1. Card limits total nearly $4 trillion
In May 2020, the Federal Bank of New York reported that Americans have been issued credit card limits totaling $3.93 trillion. Consumers had $893 billion in balances, with $3.04 trillion in credit available.
The numbers trend lower according to income, of course. In low-income zip codes — where annual income was below $45,000 — the median credit limit for a borrower to dip into is just $1,900.
Lower limits in these areas trace back to the debt-to-income (DTI) ratio of a household — which matters when you apply for more credit or loans. Lenders want to see whether you have the earnings to pay off your debts and a lower DTI ratio will get you better interest rates and faster approval as well.
Keeping track of your credit score is important, especially if you plan on applying for major lines of credit or loans in the future for things like a house or a car. Try a free online service that offers credit monitoring and personalized product recommendations.
The more credit you use up and the more debt you take on without upping your income, the higher your debt-to-income ratio is likely to be.
If you’re finding it difficult to shear your expenses, there are plenty of ways to boost your earnings.
The pandemic has given many people the chance to learn new skills or take up new hobbies as they try and find ways to be productive while under public-health restrictions.
If you are looking for ways to earn extra cash while you wait for the next stimulus check, consider working on a side-gig that can help pass the time and boost your finances.
2. Americans owe $807 billion in credit card debt
Credit card debt dropped from $881 billion in 2019 to $807 billion in 2020, LendingTree’s Value Penguin reports. It’s the first time any sort of debt has dropped since 2013 — due to decreased consumer spending during the pandemic.
This doesn’t necessarily mean Americans should take a seat back and relax, though. Just under half of U.S. households carry some sort of credit card debt and it’s not just lower-income households carrying debt. The report showed the higher the median annual income, the higher the average credit card debt. Higher-income households owe around $12,600 on average.
If your debts are getting too unwieldy to manage, consider applying for a debt consolidation loan as the country waits for the next round of pandemic relief. By rolling all your debts into one, you don’t have to worry about keeping track of different payment cycles and interest rates.
3. Americans have 4 credit cards on average
While four credit cards may not sound like a lot, those balances and fees add up. If you lost your job or had your hours cut due to the pandemic, it can be hard to keep up with your payments — even if you don’t add to your balances.
Having two to three cards is probably best (https://moneywise.com/a/7-signs-that-you-may-have-too-many-credit-cards), especially when it comes to keeping track of payments and accumulating interest.
With multiple cards, you risk overspending or missing payments and tanking your credit score. On the flip side, if your accounts are inactive for too long, your issuer could end up closing them — which will hurt your credit score as well.
If you don’t know what your credit score is, you can check it for free.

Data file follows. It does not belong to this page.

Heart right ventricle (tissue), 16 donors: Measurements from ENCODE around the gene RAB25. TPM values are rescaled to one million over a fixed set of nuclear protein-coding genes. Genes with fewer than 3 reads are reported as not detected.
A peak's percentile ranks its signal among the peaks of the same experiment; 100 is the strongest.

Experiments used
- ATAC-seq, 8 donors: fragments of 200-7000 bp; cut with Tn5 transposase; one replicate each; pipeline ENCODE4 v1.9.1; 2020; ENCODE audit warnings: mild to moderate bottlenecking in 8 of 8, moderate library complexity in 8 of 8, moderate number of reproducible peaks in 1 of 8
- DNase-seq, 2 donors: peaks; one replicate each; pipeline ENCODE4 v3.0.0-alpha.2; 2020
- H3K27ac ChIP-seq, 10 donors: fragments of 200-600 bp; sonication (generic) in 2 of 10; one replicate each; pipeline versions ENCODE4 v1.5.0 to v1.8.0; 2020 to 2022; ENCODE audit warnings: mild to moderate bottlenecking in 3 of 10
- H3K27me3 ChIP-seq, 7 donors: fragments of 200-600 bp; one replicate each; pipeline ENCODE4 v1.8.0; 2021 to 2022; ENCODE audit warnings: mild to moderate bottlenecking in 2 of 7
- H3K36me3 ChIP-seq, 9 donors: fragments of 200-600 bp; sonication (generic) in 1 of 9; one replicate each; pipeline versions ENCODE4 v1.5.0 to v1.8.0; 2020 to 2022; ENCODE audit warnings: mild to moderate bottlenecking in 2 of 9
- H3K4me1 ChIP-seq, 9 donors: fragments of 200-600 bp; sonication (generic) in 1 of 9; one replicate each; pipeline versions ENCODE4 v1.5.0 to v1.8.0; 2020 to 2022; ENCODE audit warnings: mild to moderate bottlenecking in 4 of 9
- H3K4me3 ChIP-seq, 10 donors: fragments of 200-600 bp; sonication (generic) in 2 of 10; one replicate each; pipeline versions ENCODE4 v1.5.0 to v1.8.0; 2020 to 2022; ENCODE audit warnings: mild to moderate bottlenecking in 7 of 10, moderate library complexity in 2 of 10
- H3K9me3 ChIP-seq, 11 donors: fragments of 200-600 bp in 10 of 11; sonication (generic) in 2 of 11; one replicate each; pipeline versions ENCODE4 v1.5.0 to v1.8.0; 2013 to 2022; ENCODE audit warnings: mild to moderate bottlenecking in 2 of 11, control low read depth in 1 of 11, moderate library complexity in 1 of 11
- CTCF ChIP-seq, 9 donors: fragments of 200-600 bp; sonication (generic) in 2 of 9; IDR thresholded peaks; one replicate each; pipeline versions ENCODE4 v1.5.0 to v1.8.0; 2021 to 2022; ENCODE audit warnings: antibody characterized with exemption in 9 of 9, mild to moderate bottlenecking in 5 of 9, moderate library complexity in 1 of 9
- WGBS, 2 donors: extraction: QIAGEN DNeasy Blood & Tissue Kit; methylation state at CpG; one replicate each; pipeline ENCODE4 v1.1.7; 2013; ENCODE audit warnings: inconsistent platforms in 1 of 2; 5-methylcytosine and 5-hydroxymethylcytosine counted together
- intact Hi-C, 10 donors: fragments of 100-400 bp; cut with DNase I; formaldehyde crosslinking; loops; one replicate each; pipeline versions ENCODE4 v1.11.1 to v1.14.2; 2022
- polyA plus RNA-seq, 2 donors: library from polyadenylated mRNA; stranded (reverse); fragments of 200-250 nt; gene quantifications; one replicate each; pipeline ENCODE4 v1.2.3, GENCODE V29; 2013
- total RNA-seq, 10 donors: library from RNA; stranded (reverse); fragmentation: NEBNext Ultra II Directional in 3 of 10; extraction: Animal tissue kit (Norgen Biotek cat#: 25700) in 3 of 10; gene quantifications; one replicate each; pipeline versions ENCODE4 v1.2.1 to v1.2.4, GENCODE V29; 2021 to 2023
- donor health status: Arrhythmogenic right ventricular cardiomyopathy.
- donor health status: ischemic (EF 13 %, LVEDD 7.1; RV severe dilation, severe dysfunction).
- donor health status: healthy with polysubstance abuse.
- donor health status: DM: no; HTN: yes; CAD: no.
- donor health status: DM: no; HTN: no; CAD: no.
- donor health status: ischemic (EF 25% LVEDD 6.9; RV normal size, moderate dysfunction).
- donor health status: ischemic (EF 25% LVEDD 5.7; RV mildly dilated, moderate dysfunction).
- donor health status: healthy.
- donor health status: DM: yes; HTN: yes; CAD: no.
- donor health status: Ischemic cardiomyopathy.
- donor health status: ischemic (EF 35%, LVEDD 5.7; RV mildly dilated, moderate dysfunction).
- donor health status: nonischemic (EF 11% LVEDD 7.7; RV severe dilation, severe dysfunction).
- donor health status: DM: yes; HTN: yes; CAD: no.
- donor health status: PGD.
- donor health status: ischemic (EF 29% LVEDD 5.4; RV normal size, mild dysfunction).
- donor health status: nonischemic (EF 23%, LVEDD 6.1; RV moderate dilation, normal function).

4. Millennials and Gen Z have the lowest credit scores
The average U.S. FICO credit score was 711 in 2020, a 5 point increase from the previous year. However, millennials and Gen Z have the lowest scores, at 674 and 680 respectively, according to Experian data.
This could partially be attributed to their lack of credit history. Young millennials and older Gen Zers are fresh out of college and likely don’t have as many credit cards, compared to older generations.
Student loan debt could also be playing a role in the financial plight of the two generations. As the pandemic continues, President Biden has extended the student loan freeze to help borrowers as student loan forgiveness is mulled over by the government.
It might be a good time to consider refinancing your student loans to help lessen the load you have to carry through the ongoing crisis.
Every little bit helps so make sure you deduct the interest you paid on your loans when you file your taxes this year.
5. The average APR for card accounts is almost 15%
As of November 2020, the Federal Reserve says the average credit card interest rate is 14.65%. On credit card accounts that were assessed interest, the average APR is a bit higher, at 16.28%.
Generally speaking, the lower your interest rate is, the better, but banks typically offer credit card interest rates between 12% to 24%. If you have a good credit history and pay all your bills in full on time, you’re more likely to get a better rate.
Make sure you research different options to make sure you get a credit card that best suits your lifestyle. A balance transfer credit card, for example, may have 0% APR to help pay down debt.
If you’re struggling with credit card interest, a lower-interest debt consolidation loan can cut the amount you pay each month. That way, you can take a breather and focus on shoring up your finances.
6. A quarter of consumer payments were conducted with credit cards
The latest report from the Fed found that credit cards accounted for more payments in 2019, following a trend of increased credit card use. In the previous year, credit cards were used in 23% of payments, upped to 24% in 2019.
This figure is likely to have increased in 2020, considering the surge in contactless payments prompted by COVID-19 fears. While contactless payments and online shopping have increased in an effort to limit interactions and stay safe, it’s also important to protect your credit card and personal data when making purchases.
Remember, there are several ways you can earn money fast with your phone or computer while staying safe at home.